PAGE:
Alexion Pharma’s ultra-rare drug Soliris has not been backed by British ministers, even though it received a positive endorsement by a medical advisory board.

The firm’s drug, which is licensed to treat the exceptionally rare atypical haemolytic uraemic syndrome (aHUS), costs $400,000 (£253,761) per patient, per year in the US, and has similar costs in Europe - it is currently the most expensive single treatment in the world.

Because of the rarity of the disease this drug treats – and the high costs involved – a specialised agency called the Advisory Group for National Specialised Services has considered the treatment, rather than NICE.

They issued a positive recommendation for the drug, but its advice has not been backed by ministers for the British Parliament, who have taken the unusual decision of overruling AGNSS.

The Advisory Group said in statement: “We concluded that [Soliris] would help save lives and improve the quality of life for children (among whom the condition is particularly prevalent) and adults with atypical haemolytic uraemic syndrome.

“[But] ministers have decided not to recommend national commissioning of [Soliris] for the treatment of atypical haemolytic uraemic syndrome at this stage. The drug will be referred to NICE for further review.”

From April, NICE will be able to assess these types of high cost, low volume medicines regularly instead of the AGNSS, under reforms from the government. 

But Alexion is not happy with this change or the ministers' decision, and said it was “gravely disappointed” by the announcement, and the “underlying departure by the UK Government from an agreed formal process”. 

aHUS is an ultra-rare, life-threatening, chronic, genetic disease that progressively damages vital organs, often leading to sudden and significant damage to the kidney, brain, heart, and other vital organs, and premature death.

More than half of patients have kidney failure, require dialysis or die within one year of diagnosis. In November 2011, the European Commission approved Soliris as the first and only treatment for children and adults with aHUS. 

Alexion said “it is committed to working with the health ministers to make Soliris available to children and adults as quickly as possible”, and adds that it is calling upon the ministers to accept the recommendation from the AGNSS.

More work needed on rarer drugs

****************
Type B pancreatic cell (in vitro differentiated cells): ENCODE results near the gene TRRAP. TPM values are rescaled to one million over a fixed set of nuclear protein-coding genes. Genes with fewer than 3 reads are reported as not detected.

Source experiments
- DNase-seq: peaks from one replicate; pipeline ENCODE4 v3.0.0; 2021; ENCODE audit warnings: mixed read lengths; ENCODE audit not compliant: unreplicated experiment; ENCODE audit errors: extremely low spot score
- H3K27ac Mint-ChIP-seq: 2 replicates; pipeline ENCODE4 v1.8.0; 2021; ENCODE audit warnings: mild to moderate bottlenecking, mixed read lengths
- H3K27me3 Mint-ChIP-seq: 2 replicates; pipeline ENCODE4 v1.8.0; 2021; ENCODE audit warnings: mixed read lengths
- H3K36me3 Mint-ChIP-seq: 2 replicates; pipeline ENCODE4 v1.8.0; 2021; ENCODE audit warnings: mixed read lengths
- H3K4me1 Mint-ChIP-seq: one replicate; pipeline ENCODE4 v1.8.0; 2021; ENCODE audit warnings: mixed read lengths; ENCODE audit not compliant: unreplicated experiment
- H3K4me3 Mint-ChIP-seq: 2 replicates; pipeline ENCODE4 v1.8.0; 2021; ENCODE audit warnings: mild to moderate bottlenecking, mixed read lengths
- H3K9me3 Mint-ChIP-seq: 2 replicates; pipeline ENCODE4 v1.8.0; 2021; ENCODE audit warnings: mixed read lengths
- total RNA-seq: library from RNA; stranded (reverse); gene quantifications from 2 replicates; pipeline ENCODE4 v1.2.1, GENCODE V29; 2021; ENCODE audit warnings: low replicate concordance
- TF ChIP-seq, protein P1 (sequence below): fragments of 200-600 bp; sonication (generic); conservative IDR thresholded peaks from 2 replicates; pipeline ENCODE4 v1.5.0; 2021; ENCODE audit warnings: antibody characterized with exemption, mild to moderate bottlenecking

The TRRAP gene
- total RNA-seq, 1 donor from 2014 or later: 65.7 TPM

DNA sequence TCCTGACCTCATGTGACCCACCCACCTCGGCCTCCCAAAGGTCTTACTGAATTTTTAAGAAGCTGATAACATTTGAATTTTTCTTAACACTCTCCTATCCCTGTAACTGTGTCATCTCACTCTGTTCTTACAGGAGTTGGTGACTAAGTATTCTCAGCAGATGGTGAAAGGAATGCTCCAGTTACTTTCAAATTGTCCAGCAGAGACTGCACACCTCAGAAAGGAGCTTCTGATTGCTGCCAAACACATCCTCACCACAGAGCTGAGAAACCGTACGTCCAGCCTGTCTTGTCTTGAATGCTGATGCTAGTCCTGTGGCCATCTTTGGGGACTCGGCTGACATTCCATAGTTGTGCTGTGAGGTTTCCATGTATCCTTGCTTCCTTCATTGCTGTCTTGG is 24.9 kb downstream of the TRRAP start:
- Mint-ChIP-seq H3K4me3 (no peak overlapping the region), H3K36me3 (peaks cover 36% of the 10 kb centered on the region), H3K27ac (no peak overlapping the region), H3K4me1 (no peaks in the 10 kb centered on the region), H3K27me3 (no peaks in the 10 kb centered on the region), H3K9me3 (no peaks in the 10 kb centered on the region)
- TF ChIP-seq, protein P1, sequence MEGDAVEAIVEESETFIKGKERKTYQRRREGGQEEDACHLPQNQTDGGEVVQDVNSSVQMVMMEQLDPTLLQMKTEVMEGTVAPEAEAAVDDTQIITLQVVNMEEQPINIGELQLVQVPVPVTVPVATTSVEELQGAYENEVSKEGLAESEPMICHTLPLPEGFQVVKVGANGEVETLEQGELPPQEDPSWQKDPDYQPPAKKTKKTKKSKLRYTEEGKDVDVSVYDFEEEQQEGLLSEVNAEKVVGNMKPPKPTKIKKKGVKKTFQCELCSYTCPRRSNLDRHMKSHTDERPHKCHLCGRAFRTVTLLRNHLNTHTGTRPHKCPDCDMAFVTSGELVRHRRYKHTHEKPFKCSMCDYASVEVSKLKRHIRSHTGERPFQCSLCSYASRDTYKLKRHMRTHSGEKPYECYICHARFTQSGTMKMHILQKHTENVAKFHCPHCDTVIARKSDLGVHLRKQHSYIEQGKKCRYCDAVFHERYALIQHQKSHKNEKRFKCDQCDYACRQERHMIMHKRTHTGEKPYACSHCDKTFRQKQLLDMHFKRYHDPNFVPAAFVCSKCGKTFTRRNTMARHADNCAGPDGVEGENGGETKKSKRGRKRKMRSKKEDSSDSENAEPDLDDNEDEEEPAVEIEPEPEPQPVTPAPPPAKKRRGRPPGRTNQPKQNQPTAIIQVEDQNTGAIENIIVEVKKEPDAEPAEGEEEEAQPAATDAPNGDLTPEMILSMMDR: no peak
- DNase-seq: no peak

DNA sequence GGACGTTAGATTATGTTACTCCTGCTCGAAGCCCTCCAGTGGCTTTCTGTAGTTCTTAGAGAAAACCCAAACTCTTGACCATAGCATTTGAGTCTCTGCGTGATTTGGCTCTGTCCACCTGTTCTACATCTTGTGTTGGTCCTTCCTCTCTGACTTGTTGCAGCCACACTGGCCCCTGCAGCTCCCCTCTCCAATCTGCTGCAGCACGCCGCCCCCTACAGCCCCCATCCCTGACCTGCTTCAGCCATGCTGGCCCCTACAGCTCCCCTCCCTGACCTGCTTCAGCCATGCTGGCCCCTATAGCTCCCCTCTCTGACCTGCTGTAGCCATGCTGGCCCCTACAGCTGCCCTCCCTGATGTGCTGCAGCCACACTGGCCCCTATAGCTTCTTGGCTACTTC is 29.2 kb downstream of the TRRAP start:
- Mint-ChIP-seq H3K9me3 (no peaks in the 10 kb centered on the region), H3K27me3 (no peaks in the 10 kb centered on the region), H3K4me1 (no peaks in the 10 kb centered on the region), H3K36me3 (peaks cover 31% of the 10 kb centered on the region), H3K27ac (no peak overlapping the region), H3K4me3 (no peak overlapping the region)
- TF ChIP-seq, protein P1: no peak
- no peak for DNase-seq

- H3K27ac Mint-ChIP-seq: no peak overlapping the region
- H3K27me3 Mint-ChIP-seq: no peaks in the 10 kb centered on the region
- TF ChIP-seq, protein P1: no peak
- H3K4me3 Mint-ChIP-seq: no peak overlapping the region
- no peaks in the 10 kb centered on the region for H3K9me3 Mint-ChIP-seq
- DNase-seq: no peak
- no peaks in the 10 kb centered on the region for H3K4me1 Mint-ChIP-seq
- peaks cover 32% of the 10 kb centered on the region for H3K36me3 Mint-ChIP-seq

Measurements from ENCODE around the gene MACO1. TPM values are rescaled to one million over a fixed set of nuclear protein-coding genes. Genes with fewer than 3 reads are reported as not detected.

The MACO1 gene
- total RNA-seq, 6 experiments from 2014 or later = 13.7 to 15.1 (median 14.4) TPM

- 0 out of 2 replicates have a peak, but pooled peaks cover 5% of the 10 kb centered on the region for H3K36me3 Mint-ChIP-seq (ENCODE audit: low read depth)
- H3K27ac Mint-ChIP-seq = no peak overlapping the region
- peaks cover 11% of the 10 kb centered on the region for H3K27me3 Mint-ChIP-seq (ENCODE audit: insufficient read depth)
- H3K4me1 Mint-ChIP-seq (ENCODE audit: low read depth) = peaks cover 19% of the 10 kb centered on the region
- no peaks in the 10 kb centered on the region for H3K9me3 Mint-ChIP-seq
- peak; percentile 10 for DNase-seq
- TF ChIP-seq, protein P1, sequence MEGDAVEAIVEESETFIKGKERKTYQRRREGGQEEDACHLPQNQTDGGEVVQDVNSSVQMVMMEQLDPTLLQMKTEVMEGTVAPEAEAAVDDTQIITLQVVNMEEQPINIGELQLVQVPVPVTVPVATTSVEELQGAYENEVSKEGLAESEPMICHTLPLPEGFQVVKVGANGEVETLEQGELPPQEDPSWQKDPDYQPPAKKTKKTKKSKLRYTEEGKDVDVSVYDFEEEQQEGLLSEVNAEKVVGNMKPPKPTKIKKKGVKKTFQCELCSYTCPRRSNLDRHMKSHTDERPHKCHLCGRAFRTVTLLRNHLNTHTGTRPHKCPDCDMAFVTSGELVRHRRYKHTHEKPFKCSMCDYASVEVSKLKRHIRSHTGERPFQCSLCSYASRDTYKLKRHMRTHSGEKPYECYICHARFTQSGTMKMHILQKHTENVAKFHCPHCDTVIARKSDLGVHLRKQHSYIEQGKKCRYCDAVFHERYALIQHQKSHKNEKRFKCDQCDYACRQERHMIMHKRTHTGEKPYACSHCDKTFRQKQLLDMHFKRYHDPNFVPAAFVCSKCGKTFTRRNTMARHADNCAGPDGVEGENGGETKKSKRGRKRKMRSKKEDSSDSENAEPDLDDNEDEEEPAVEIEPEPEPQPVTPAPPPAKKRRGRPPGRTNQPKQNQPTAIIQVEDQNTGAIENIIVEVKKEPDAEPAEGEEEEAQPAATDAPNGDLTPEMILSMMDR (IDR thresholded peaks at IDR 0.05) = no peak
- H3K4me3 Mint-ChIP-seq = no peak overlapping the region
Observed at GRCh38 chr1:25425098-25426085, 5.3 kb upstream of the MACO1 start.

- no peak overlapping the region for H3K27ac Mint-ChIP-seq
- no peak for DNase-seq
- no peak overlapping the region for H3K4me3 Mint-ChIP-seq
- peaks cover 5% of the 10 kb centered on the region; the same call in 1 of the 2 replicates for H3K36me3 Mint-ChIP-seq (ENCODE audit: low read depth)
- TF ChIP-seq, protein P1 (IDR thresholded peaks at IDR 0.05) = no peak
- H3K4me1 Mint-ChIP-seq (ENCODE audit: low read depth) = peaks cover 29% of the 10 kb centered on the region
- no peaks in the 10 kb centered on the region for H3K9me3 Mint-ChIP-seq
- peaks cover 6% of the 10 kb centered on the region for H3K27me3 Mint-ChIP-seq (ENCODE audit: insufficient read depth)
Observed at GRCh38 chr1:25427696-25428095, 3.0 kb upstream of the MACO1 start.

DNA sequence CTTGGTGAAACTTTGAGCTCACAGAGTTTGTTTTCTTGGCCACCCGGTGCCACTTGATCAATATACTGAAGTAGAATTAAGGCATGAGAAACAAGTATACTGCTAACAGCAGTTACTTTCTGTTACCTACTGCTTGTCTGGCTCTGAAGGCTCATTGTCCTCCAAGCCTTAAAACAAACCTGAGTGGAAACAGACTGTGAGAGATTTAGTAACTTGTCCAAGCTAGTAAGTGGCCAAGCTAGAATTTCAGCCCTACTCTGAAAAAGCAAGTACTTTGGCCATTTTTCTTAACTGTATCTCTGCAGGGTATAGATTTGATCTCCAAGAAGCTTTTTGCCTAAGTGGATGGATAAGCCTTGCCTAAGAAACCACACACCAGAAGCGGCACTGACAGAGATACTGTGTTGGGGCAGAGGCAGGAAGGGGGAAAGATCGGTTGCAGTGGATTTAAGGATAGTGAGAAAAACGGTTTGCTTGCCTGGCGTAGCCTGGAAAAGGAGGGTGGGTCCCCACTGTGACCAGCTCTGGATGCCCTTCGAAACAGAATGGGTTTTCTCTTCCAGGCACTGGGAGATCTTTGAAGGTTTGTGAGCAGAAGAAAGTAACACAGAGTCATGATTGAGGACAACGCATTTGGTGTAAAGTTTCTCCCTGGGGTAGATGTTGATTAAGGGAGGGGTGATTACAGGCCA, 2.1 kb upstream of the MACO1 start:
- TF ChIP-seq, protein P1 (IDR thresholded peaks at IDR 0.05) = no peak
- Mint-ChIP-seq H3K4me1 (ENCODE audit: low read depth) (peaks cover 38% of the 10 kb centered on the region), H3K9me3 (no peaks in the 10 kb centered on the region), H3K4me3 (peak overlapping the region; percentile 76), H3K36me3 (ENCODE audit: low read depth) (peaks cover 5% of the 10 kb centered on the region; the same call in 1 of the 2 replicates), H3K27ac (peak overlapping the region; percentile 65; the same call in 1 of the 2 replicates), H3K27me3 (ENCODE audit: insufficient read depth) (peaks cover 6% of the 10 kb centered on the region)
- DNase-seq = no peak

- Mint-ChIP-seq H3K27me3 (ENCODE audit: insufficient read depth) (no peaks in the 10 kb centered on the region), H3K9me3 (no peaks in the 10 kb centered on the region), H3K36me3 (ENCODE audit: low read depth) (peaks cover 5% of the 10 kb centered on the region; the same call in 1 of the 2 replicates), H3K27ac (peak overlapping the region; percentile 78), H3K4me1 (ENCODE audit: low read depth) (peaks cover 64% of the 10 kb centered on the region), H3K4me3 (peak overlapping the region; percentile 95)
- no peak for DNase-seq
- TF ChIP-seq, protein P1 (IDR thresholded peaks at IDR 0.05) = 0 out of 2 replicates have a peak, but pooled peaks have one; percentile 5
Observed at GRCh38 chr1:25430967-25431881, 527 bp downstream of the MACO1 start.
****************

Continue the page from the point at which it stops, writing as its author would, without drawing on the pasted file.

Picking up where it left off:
Meanwhile, patients with rare life threatening conditions in the UK are being urged to join forces and call for more access to clinical trials and developing medicines, following a Parliamentary debate on the topic this week.

Health minister Anna Soubry responded to an adjournment debate in Westminster Hall led by Cotswold MP Geoffrey Clifton-Brown, who has taken the issue on following the launch of a campaign by one of his constituents, who is suffering from motor neurone disease

Les Halpin, aged 55, from Gloucestershire, said he was “shocked” when he found that the only drug approved for the illness was the same as was prescribed to his friend who had the condition 20 years ago.

A statistician by training, Les established the campaign ‘Empower: Access to Medicine’ last year to put the patient front and centre in calling for easier and quicker access to treatments for rare terminal illnesses and to get involved with the development of new drugs.

The Westminster debate discussed how individuals can be given greater freedom to undergo trials, which would reduce the current average time of ten years it takes to bring any new drug to market.

Anna Soubry said that the debate “was Parliament at its very best,” adding that the issue had “cross-party support” and the government’s priority was “to have NHS patients receive the most appropriate treatment for their condition”.

In the debate, Geoffrey Clifton-Brown specifically asked ministers to consider the following solutions:

•    Abolish strict liability in the area of drug development and replace it with liability based on negligence

•    Revise the definition of negligence so that, in deciding whether it was negligent or not to seek to develop a new drug, account is taken of the consequences of doing nothing as well as the consequences of trying to do something

•    Change the law on waivers so that any patient who is prepared to try a new medicine, together with the risk that it may have unknown side effects, is at liberty to do so

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